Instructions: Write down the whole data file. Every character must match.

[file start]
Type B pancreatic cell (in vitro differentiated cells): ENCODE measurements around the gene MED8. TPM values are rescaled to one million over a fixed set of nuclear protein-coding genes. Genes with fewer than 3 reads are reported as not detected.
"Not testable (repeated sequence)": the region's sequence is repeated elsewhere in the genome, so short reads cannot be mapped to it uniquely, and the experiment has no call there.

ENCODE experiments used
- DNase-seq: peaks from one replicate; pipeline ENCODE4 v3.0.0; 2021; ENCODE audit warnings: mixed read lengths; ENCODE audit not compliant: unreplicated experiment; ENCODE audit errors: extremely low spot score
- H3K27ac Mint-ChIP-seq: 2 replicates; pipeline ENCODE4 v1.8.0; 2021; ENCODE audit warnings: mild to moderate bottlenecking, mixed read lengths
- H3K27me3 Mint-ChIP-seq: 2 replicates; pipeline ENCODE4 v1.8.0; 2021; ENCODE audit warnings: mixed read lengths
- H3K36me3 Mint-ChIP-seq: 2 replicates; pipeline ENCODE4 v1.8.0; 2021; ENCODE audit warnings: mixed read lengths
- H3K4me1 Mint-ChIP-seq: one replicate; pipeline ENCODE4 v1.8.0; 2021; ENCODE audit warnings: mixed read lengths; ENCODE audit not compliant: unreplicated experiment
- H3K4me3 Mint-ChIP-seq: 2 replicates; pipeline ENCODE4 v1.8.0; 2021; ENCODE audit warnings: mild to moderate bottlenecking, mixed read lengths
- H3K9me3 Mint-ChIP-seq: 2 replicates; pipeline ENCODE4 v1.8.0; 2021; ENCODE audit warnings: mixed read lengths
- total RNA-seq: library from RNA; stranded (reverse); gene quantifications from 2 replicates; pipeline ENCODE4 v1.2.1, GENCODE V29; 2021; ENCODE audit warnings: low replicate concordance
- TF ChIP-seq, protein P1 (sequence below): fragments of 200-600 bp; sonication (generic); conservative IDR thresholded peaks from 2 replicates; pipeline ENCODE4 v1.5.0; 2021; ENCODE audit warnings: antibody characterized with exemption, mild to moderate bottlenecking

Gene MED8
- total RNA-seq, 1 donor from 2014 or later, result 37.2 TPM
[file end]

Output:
Type B pancreatic cell (in vitro differentiated cells): ENCODE measurements around the gene MED8. TPM values are rescaled to one million over a fixed set of nuclear protein-coding genes. Genes with fewer than 3 reads are reported as not detected.
"Not testable (repeated sequence)": the region's sequence is repeated elsewhere in the genome, so short reads cannot be mapped to it uniquely, and the experiment has no call there.

ENCODE experiments used
- DNase-seq: peaks from one replicate; pipeline ENCODE4 v3.0.0; 2021; ENCODE audit warnings: mixed read lengths; ENCODE audit not compliant: unreplicated experiment; ENCODE audit errors: extremely low spot score
- H3K27ac Mint-ChIP-seq: 2 replicates; pipeline ENCODE4 v1.8.0; 2021; ENCODE audit warnings: mild to moderate bottlenecking, mixed read lengths
- H3K27me3 Mint-ChIP-seq: 2 replicates; pipeline ENCODE4 v1.8.0; 2021; ENCODE audit warnings: mixed read lengths
- H3K36me3 Mint-ChIP-seq: 2 replicates; pipeline ENCODE4 v1.8.0; 2021; ENCODE audit warnings: mixed read lengths
- H3K4me1 Mint-ChIP-seq: one replicate; pipeline ENCODE4 v1.8.0; 2021; ENCODE audit warnings: mixed read lengths; ENCODE audit not compliant: unreplicated experiment
- H3K4me3 Mint-ChIP-seq: 2 replicates; pipeline ENCODE4 v1.8.0; 2021; ENCODE audit warnings: mild to moderate bottlenecking, mixed read lengths
- H3K9me3 Mint-ChIP-seq: 2 replicates; pipeline ENCODE4 v1.8.0; 2021; ENCODE audit warnings: mixed read lengths
- total RNA-seq: library from RNA; stranded (reverse); gene quantifications from 2 replicates; pipeline ENCODE4 v1.2.1, GENCODE V29; 2021; ENCODE audit warnings: low replicate concordance
- TF ChIP-seq, protein P1 (sequence below): fragments of 200-600 bp; sonication (generic); conservative IDR thresholded peaks from 2 replicates; pipeline ENCODE4 v1.5.0; 2021; ENCODE audit warnings: antibody characterized with exemption, mild to moderate bottlenecking

Gene MED8
- total RNA-seq, 1 donor from 2014 or later, result 37.2 TPM